Should I commit to Early Decision if financial aid is a factor for my family?
This question can only be answered by each individual family. Our net price calculator may give you a broad assessment of what your financial aid package could look like and might be helpful to your family in determining whether or not you can make this commitment. Early Decision is designed for students and families who have done their research, know that Hamilton is their top choice and have been thoughtful in considering their college options (academically, socially, financially and otherwise).
While Early Decision at Hamilton is binding (meaning that, if admitted, all other admission applications will be withdrawn), we will release admitted students from this agreement if they determine Hamilton is not affordable for their families. In such cases, however, given that the financial aid package will not change at the point of Regular Decision, these students are withdrawn from Hamilton's admitted pool and do not have the option to consider Hamilton in the spring.
My family cannot afford the CSS Profile filing fee, can we get a waiver?
Fee waivers for the first-time filers who are U.S. citizens or permanent residents will be granted automatically for those who qualify based on the parents' reported income, assets and household size. The goal is to ensure that fee waivers are distributed equitably to students from families with the fewest financial resources and an inability to afford the fee. Orphans and wards of the court will be automatically eligible for fee waivers if they are first-year students who are filing for the first time. CSS grants up to six fee waivers per student who meet certain economic guidelines. Should you not automatically receive a fee waiver when completing the CSS Profile and paying the fee would be a hardship to your family, please contact the Financial Aid Office.
Is the process different if my parents are divorced, separated or never married?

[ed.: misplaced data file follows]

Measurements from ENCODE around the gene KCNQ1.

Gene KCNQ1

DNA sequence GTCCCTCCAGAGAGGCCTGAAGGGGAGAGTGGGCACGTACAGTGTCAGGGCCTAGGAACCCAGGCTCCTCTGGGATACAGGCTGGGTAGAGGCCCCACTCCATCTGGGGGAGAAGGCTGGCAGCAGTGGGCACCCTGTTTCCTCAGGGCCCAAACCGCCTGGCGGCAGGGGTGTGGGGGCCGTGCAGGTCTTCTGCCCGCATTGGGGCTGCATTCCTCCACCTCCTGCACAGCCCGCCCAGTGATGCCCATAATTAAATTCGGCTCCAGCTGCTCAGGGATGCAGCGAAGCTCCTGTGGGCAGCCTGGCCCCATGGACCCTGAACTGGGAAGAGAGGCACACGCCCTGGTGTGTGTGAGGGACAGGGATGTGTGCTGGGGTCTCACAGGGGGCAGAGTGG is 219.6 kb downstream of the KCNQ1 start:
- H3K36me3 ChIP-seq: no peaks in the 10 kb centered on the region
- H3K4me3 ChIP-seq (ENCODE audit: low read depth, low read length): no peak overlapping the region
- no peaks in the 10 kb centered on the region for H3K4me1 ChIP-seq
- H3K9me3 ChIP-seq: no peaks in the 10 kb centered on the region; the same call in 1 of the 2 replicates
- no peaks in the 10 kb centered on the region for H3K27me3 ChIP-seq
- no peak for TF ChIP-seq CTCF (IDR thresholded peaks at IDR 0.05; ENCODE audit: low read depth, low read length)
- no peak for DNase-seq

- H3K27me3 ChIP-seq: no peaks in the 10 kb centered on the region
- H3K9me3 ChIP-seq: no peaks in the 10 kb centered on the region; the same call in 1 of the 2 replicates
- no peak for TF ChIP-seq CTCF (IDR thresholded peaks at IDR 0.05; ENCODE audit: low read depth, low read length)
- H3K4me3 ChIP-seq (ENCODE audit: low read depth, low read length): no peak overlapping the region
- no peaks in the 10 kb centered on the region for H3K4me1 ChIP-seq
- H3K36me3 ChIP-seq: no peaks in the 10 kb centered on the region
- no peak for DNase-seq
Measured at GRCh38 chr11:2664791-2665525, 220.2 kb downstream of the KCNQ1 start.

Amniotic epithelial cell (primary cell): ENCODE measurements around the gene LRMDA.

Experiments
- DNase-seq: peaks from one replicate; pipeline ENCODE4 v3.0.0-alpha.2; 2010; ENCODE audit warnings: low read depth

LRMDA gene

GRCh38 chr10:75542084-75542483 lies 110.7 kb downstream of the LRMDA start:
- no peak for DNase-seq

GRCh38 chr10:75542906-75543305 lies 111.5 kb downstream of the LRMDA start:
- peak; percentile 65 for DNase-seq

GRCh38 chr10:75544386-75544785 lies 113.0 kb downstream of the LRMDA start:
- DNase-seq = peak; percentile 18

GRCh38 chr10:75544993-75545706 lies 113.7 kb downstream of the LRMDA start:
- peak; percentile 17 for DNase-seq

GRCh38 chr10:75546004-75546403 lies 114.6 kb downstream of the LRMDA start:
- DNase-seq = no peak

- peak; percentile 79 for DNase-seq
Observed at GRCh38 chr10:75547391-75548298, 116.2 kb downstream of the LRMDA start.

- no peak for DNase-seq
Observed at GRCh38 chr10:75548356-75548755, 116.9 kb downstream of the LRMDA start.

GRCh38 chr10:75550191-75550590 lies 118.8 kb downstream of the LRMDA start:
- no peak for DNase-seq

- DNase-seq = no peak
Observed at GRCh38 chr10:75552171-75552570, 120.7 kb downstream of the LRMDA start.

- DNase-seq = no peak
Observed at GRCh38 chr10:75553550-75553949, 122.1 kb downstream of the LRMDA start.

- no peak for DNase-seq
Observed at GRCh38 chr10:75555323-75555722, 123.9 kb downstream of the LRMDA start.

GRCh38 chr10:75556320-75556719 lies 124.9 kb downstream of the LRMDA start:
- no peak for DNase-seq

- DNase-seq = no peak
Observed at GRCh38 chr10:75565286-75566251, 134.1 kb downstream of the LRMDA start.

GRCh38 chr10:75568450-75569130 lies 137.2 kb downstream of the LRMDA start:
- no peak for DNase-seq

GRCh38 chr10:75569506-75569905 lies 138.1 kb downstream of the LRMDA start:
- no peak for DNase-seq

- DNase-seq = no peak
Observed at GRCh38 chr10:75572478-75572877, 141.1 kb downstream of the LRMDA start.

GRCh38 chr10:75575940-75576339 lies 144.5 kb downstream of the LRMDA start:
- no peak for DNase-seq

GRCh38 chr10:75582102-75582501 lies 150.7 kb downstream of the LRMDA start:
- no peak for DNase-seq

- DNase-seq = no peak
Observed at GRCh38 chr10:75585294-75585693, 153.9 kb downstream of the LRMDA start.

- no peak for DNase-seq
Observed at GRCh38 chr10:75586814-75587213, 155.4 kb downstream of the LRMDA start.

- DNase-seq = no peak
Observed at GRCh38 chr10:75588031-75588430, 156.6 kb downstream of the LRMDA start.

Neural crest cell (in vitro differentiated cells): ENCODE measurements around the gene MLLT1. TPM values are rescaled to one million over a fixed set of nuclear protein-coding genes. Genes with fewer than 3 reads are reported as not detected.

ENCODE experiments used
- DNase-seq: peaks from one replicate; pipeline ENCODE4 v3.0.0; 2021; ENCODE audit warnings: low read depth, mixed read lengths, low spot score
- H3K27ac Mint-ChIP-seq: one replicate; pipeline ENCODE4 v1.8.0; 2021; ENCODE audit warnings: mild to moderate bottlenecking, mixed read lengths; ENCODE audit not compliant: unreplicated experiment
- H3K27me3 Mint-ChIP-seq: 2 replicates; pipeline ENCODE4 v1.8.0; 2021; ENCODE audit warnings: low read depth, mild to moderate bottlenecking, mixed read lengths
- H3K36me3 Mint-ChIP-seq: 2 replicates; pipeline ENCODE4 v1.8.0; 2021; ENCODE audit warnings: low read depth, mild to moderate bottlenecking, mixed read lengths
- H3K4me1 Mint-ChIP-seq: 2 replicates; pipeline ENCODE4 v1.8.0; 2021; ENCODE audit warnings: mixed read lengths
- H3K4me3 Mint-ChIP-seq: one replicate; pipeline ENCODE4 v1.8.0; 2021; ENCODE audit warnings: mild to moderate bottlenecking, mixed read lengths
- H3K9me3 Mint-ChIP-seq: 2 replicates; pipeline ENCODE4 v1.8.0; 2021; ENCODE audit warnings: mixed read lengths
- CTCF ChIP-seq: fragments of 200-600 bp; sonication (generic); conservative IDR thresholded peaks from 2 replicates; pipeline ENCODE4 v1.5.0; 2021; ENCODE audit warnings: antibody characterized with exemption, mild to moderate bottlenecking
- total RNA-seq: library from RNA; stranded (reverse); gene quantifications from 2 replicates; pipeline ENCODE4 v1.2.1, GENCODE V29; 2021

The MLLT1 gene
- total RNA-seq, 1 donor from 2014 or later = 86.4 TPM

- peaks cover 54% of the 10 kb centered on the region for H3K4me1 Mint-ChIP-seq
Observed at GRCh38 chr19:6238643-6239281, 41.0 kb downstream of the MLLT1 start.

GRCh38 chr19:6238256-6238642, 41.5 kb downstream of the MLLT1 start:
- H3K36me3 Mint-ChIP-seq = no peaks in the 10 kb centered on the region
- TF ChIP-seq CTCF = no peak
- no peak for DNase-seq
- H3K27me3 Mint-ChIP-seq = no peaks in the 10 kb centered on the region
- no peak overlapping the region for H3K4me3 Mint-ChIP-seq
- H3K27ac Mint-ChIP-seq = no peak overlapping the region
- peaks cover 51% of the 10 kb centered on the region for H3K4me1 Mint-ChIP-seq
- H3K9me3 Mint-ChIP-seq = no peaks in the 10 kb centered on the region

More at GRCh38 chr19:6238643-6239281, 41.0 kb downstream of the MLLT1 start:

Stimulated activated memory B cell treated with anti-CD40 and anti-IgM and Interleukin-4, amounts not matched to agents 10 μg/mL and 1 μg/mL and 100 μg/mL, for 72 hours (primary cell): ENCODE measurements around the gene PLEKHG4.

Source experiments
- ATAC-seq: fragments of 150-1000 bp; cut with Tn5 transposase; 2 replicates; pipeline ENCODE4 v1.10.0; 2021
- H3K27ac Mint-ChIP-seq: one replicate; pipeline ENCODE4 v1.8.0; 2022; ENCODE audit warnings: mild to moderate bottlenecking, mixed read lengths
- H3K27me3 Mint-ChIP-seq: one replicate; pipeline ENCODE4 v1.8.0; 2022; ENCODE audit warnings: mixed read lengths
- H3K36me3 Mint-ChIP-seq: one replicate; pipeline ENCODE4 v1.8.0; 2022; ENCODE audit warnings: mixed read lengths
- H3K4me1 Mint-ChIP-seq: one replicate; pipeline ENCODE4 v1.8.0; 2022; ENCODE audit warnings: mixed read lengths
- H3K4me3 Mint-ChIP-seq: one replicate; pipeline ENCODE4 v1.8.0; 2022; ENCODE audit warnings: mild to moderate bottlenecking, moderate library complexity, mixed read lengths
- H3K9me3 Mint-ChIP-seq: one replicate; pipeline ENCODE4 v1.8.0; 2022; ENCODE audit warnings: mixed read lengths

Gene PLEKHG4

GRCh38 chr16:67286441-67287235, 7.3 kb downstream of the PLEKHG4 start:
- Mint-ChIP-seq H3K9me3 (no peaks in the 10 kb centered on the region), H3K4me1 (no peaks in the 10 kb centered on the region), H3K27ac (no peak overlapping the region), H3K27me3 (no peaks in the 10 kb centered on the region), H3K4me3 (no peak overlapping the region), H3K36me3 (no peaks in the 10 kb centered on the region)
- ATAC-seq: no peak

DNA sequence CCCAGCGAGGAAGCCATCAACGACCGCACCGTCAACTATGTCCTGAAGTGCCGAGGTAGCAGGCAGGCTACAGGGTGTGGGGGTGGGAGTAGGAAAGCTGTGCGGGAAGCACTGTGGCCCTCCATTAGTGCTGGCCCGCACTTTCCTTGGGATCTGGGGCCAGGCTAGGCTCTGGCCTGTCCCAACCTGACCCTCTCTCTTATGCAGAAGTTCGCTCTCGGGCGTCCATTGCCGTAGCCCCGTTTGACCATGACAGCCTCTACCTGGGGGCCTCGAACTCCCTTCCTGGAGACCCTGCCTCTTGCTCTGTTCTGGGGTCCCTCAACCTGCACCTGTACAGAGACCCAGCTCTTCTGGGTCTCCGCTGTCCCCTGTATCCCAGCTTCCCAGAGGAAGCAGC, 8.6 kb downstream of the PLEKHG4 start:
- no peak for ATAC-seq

In the case of divorced, separated or parents whom never married, we expect the parents will share responsibility for financing their child's education.
The custodial parent with whom the student resides must complete the FAFSA and CSS Profile, along with the other required documents (see our Forms and Deadlines page). The non-custodial parent will be asked to complete a non-custodial parent Profile and to submit his or her federal income tax returns and W2 form(s). If married and filing separately, the non-custodial parent should also submit his or her spouse's federal income tax return and W2 form(s).
A waiver of the non-custodial contribution may be granted if a letter from a guidance counselor, principal, pastor, or attorney attests to the fact that the non-custodial parent has not been in the student's life for a number of years.
How will becoming a Resident Advisor affect my financial aid award?
If you receive need-based financial aid it may be necessary to adjust your financial aid in the same way an outside scholarship is handled to prevent an over-award. Institutional policy states that awarded self-help (work-study, then loan) would first be reduced, followed by Hamilton College Scholarship.